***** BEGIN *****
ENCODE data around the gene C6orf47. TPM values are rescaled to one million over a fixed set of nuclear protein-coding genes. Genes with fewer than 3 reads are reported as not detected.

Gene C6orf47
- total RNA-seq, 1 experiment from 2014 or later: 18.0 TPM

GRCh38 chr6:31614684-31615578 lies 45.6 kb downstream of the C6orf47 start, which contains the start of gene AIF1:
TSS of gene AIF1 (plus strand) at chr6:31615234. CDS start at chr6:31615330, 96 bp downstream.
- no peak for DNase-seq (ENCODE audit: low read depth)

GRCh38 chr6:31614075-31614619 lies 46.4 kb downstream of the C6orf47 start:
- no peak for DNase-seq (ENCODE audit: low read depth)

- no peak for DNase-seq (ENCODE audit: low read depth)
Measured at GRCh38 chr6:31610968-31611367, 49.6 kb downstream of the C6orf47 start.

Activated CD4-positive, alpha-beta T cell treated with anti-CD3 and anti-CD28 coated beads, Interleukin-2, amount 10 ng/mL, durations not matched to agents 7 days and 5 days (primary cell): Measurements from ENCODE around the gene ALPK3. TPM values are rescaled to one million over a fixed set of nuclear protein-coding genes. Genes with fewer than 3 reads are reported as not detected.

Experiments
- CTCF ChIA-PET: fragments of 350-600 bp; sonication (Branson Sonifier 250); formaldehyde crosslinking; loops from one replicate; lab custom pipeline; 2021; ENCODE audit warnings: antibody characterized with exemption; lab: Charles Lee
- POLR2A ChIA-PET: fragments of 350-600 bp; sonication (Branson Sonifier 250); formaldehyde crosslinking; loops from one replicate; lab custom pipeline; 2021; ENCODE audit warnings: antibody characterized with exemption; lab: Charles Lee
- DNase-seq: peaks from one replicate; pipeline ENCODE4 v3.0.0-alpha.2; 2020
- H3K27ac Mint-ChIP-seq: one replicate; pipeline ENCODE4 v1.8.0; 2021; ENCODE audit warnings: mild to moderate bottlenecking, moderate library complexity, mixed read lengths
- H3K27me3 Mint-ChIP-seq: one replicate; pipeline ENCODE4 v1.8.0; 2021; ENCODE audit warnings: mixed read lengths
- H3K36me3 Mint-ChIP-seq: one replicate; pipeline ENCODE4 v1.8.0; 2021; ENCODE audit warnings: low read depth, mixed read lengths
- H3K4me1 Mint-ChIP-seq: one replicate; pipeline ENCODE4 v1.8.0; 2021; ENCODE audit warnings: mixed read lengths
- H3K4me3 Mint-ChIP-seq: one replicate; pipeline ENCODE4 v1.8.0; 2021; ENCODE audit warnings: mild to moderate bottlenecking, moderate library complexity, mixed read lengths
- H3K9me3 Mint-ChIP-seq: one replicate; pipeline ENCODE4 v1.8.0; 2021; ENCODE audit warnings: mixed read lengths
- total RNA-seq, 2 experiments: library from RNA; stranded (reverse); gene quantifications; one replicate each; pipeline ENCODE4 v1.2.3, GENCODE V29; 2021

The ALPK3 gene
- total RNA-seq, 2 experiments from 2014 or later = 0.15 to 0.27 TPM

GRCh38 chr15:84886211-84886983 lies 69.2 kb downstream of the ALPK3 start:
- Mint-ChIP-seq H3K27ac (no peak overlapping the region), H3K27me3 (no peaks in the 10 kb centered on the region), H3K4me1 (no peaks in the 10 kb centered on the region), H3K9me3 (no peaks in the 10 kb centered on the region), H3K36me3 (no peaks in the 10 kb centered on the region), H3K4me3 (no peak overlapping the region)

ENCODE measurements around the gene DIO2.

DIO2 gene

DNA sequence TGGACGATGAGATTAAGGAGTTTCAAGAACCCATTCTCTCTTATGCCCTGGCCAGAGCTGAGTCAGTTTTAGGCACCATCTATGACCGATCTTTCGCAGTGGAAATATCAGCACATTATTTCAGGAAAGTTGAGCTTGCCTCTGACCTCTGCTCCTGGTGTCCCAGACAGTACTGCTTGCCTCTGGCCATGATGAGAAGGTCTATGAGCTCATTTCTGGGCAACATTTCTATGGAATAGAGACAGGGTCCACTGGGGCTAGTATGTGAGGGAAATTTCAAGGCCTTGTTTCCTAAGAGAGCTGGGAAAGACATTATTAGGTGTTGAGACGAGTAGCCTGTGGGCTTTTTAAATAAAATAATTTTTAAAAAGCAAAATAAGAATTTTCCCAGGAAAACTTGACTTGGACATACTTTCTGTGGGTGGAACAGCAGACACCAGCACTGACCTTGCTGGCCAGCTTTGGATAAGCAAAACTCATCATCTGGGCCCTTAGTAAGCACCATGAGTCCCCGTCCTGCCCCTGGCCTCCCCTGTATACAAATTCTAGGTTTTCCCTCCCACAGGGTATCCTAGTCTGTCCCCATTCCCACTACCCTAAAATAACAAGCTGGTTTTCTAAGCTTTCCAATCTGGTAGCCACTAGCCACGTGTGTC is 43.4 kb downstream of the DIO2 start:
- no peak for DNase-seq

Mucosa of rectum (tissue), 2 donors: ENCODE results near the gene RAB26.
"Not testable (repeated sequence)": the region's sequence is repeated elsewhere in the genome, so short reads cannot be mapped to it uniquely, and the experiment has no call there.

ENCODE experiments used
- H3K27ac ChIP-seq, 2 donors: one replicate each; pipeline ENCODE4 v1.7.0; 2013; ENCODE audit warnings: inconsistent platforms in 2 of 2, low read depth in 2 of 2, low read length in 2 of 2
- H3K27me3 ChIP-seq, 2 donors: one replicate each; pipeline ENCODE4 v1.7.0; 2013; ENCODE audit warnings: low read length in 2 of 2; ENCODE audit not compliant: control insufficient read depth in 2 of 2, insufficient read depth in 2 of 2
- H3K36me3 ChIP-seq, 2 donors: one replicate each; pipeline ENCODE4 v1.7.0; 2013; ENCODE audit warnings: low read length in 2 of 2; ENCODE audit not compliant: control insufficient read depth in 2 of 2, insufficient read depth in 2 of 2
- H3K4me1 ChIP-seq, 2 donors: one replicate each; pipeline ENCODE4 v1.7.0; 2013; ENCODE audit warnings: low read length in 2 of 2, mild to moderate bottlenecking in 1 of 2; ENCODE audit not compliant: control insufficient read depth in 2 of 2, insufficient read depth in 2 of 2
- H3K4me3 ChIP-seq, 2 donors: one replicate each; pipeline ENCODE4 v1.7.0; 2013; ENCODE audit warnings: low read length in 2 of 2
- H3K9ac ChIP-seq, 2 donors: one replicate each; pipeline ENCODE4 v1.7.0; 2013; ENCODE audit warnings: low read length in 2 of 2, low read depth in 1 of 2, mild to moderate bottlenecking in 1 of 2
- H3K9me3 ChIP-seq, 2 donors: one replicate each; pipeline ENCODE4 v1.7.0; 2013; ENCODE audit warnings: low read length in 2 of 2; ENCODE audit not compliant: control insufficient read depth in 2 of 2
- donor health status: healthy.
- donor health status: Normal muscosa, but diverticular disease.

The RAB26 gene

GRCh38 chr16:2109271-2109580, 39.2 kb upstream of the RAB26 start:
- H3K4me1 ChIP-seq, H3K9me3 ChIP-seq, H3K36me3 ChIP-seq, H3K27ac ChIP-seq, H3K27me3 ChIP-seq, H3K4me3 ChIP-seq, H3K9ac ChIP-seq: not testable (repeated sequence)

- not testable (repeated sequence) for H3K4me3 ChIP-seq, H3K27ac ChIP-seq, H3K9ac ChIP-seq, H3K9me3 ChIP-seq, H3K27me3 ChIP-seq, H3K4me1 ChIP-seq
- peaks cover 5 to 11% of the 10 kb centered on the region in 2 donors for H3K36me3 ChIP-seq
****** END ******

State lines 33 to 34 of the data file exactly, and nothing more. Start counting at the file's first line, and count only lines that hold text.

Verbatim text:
ENCODE experiments used
- H3K27ac ChIP-seq, 2 donors: one replicate each; pipeline ENCODE4 v1.7.0; 2013; ENCODE audit warnings: inconsistent platforms in 2 of 2, low read depth in 2 of 2, low read length in 2 of 2